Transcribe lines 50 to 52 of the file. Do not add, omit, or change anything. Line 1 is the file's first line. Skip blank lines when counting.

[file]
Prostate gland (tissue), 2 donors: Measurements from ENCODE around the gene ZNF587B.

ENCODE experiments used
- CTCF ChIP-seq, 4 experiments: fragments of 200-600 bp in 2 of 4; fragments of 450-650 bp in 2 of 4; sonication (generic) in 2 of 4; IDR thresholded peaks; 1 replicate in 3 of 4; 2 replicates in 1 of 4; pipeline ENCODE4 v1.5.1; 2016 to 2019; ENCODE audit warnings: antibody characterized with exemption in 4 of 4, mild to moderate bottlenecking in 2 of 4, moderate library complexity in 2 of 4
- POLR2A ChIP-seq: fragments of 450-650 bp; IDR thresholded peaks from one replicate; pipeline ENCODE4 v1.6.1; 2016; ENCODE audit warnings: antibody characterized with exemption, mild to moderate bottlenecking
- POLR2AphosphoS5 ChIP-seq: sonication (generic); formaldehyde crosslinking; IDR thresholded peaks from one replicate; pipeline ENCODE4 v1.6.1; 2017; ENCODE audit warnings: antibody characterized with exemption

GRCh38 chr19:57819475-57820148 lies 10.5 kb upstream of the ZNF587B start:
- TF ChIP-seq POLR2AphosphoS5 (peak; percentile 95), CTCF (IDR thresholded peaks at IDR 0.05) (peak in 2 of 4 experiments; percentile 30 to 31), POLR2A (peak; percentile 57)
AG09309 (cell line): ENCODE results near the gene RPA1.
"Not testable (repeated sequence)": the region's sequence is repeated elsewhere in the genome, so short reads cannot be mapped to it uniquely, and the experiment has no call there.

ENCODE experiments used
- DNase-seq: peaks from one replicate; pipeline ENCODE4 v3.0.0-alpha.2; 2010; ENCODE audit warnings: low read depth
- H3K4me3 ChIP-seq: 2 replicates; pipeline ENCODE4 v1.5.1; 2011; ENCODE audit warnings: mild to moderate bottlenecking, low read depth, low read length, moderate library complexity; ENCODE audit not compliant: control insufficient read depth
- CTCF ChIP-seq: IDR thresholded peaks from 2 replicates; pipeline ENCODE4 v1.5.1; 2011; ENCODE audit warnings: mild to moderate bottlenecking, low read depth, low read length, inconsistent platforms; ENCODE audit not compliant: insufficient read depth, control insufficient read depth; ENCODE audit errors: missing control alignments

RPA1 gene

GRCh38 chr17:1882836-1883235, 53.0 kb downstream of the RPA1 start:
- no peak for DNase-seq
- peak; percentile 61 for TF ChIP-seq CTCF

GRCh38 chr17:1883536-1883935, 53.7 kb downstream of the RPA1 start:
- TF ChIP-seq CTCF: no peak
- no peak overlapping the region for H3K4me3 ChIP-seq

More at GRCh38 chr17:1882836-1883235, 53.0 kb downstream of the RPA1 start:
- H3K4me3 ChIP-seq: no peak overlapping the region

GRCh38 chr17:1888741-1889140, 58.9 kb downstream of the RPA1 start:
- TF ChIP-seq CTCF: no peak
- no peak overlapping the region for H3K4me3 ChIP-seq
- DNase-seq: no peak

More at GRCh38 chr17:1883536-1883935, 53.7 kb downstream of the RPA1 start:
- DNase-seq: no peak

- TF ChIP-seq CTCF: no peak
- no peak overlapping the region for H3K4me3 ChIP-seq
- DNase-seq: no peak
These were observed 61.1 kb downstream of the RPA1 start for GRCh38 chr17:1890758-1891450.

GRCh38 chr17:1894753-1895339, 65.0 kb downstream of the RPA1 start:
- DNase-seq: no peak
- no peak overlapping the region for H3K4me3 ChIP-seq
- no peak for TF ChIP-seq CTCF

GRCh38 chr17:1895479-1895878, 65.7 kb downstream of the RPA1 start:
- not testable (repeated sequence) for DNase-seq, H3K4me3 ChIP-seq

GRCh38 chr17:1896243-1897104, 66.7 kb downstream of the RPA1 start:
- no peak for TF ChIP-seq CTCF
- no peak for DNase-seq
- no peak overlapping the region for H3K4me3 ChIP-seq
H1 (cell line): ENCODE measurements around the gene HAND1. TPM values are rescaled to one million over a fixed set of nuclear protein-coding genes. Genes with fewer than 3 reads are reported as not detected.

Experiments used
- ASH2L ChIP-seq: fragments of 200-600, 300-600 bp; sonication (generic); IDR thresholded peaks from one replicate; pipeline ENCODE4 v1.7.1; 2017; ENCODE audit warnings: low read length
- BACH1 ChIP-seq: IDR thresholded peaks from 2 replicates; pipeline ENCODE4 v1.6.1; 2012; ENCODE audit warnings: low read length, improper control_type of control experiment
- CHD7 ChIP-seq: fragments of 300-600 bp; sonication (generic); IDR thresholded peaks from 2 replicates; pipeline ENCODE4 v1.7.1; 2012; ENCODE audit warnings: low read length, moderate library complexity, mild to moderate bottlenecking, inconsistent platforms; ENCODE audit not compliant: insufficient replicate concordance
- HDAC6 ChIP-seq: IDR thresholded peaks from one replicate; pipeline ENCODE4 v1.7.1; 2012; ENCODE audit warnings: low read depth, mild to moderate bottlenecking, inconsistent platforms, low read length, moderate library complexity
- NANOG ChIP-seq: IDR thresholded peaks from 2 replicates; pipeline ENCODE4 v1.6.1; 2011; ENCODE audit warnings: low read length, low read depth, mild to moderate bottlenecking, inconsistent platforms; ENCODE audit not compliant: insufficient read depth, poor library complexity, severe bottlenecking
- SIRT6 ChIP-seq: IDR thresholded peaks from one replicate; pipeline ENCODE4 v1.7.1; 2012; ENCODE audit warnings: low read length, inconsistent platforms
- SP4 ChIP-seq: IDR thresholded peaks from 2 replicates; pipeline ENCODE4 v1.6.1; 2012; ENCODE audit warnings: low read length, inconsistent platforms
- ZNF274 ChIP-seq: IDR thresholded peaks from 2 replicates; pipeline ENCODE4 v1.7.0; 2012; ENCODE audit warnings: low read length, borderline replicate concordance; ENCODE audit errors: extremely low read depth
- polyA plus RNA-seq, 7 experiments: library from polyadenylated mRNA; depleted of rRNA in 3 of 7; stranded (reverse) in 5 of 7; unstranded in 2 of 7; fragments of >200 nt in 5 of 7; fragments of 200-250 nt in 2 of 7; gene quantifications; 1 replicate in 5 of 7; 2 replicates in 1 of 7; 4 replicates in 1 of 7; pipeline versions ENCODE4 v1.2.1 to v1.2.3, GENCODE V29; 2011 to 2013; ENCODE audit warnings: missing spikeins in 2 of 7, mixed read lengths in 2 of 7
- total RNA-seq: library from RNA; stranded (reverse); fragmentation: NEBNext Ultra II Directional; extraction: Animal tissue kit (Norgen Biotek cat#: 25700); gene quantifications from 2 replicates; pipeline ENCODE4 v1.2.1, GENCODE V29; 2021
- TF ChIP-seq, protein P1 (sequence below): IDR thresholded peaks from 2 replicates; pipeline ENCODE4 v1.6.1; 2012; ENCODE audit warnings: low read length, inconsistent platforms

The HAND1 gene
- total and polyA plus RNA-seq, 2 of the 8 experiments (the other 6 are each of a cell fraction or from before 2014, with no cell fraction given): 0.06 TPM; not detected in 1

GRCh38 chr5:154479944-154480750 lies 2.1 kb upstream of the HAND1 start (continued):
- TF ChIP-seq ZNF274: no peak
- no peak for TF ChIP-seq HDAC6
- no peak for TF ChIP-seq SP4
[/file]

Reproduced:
- SIRT6 ChIP-seq: IDR thresholded peaks from one replicate; pipeline ENCODE4 v1.7.1; 2012; ENCODE audit warnings: low read length, inconsistent platforms
- SP4 ChIP-seq: IDR thresholded peaks from 2 replicates; pipeline ENCODE4 v1.6.1; 2012; ENCODE audit warnings: low read length, inconsistent platforms
- ZNF274 ChIP-seq: IDR thresholded peaks from 2 replicates; pipeline ENCODE4 v1.7.0; 2012; ENCODE audit warnings: low read length, borderline replicate concordance; ENCODE audit errors: extremely low read depth